• A product is only eligible for an SPC if, before being placed on the EEA market as a veterinary medicinal product, it obtained an MA pursuant to an administrative authorisation procedure as laid down in Directive 2001/82, including in particular safety and efficacy testing. This authorisation procedure includes authorisations granted in exceptional circumstances pursuant to Article 26(3) of Directive 2001/82.
  • In contrast, the supply of a medicinal product on the basis of Article 8 (1) of Directive 2001/82, does not constitute an administrative authorisation procedure as specified in Article 2 of the SPC Regulation.
  • Article 8 (1) is an exemption to the MA system set out in Title III of Directive 2001/82 and thus does not require the same safety and efficacy testing as the MA procedure and does not entitle the company to market the product but only to supply it, to the extent necessary to combat the disease in question.  Consequently, such supply does not generally amount to placing the product on the market as a veterinary medicinal product for the purposes of Article 2 of the SPC Regulation.

To the argument that the product was supplied in quantities comparable to those under an MA, the Court replied that a provisional permission of use does not entail placing the product on the market because of the restrictions on supply set forth in Article 8 (1), and that it is for the national court to determine whether the permissions granted for Intervet’s vaccine were actually based on Article 8 (1).

Scope of protection of an SPC for a virus

The SPC granted by the Norwegian patent office was defined more broadly than the specific virus strain mentioned as active substance in the MA. Pharmaq claims that such an SPC is invalid because it covers more than the active ingredient contained in the medicinal product.

The EFTA Court decided that:

  • Article 4 of the SPC Regulation entails that the use of a medicinal product which has not been authorised by the MA may not be covered by an SPC. Consequently, an active ingredient whose therapeutic effects do not fall within the therapeutic indications of the MA may not give rise to the grant of an SPC.
  • The SPC allows its holder to oppose the marketing of another medicinal product containing the same active ingredient with a therapeutic effect falling within the same therapeutic indication. Otherwise, it would be possible for medicinal products which were, in principle, therapeutically equivalent to that protected by the SPC to compete with the latter. Such a result would frustrate the purpose of the SPC Regulation, which is to ensure the holder of the basic patent of exclusivity on the market during a given period extending beyond the period of validity of the basic patent (compare, to that effect, Farmitalia, cited above, paragraph 18).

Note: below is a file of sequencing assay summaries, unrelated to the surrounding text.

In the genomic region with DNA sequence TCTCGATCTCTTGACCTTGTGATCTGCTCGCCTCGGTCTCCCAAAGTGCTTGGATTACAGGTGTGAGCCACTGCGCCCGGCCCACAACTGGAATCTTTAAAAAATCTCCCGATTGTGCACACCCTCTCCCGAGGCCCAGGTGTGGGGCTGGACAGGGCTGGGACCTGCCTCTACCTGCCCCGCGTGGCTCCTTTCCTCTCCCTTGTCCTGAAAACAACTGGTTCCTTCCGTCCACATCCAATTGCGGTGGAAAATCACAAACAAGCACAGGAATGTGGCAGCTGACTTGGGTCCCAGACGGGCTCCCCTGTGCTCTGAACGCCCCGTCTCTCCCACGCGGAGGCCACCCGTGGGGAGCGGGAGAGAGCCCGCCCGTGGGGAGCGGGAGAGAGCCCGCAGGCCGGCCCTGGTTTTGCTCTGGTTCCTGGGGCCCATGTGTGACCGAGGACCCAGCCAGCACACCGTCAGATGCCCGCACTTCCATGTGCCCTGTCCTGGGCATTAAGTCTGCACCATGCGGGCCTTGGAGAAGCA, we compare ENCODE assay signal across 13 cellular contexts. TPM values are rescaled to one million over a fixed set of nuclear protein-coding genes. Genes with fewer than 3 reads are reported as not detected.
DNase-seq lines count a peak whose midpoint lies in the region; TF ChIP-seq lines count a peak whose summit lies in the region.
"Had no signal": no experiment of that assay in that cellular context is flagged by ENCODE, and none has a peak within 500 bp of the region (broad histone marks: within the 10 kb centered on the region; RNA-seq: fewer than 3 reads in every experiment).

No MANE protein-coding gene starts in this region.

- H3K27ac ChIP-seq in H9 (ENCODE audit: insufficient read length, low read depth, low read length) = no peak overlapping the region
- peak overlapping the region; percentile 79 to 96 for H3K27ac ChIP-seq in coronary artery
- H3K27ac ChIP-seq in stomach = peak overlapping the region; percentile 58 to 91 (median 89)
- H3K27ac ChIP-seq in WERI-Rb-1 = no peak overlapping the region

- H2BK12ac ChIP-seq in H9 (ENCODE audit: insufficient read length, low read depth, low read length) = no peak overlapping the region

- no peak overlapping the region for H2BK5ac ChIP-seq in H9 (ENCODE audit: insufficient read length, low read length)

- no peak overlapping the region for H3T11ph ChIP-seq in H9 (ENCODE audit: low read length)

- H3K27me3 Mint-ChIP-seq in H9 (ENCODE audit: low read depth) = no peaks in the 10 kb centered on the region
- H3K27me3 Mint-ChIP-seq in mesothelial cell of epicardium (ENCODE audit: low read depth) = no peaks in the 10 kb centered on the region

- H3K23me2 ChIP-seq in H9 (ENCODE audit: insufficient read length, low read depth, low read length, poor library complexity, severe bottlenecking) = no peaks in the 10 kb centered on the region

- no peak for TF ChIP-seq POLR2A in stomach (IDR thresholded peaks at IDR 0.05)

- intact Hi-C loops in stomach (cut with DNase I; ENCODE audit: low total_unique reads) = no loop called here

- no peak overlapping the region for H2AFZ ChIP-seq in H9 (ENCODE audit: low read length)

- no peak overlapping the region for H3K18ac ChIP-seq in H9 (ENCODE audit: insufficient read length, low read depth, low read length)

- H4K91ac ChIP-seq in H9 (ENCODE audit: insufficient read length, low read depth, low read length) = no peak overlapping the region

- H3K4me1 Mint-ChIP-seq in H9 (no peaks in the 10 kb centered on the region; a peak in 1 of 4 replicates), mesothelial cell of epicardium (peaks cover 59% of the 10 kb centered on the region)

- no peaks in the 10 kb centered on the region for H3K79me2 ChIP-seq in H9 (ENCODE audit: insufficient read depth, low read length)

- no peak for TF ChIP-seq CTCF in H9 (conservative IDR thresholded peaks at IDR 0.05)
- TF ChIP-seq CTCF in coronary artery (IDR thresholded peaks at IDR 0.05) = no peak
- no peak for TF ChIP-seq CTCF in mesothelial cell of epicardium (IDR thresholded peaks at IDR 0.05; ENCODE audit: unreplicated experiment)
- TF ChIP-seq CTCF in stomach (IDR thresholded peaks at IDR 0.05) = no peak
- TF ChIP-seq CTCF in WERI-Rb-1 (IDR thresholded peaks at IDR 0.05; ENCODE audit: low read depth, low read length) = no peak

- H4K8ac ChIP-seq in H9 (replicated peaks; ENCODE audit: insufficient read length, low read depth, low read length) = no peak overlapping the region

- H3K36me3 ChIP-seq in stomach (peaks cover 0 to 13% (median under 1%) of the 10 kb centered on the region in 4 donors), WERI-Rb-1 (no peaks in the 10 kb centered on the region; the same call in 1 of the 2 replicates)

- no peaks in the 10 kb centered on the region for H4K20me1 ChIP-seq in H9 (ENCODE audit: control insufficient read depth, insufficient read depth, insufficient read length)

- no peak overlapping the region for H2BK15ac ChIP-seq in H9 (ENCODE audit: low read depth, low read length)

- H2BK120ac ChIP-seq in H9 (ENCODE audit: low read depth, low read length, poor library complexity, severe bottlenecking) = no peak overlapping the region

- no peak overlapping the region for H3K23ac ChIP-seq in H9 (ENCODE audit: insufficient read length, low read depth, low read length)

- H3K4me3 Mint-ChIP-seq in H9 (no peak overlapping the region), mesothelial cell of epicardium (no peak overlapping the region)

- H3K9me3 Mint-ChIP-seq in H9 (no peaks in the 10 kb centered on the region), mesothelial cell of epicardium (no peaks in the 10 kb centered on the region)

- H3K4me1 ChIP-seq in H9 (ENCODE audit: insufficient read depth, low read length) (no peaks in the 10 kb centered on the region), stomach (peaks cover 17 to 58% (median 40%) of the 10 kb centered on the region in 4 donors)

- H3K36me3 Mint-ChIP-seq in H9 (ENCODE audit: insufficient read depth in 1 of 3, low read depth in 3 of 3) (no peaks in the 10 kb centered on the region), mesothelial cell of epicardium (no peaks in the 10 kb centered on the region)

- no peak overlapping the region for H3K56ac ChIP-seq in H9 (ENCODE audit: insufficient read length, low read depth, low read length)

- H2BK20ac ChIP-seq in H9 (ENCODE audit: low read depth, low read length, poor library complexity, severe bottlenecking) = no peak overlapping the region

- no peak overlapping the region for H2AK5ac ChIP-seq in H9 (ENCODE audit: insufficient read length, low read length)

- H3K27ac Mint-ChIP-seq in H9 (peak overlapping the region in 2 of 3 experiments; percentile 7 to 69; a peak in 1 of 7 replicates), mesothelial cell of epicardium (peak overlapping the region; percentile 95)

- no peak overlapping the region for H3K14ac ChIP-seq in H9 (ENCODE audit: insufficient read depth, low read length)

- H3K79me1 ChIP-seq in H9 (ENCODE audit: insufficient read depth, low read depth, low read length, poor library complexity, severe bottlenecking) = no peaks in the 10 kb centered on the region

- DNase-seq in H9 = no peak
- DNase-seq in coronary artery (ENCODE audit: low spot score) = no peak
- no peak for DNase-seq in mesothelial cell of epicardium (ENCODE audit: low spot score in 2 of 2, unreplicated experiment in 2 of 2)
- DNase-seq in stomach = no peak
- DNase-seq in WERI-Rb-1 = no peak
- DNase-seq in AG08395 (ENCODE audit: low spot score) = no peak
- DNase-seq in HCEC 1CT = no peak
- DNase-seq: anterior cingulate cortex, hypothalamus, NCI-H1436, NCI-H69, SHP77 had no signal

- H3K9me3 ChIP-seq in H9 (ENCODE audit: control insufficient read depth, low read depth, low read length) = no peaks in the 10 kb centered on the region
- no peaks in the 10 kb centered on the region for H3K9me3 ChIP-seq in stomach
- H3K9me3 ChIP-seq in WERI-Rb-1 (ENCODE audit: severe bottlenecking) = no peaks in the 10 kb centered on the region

• The product definition in the SPC granted to Intervet covers the specific strain of the SPD virus. The SPC is based on the Norwegian MA granted for “Salmonid pancreatic disease (SPD) virus strain F93- 125, > 70% RRP”, so the SPC prevents the marketing of medicinal products containing “Salmonid pancreatic disease (SPD) virus strain F93-125, > 70% RRP”.
  • Intervet may prevent Pharmaq from marketing its vaccine, provided it contains the same active ingredient with a therapeutic effect that falls within the therapeutic indications for which the MA has been granted to Intervet. It is for the national court to determine whether Pharmaq’s virus strain constitutes the same active ingredient with the same therapeutic indication as Intervet’s vaccine.
  • It is not relevant whether a medicinal product based on another strain would require a separate MA. 

This part of the decision is confusing because the EFTA Court uses the term ‘same’ active ingredient and does not explain the conditions under which a virus strain can be considered the same as another virus strain; this is left to the national court to determine. Nevertheless, the Court sets the principle that two virus strains may be the same active ingredient (depending on the facts) for SPC purposes, which implies that genetic differences among virus strains are not sufficient to make them different active ingredients.

Viruses being biological substances, the EFTA Court ruling could apply to other biological substances as well.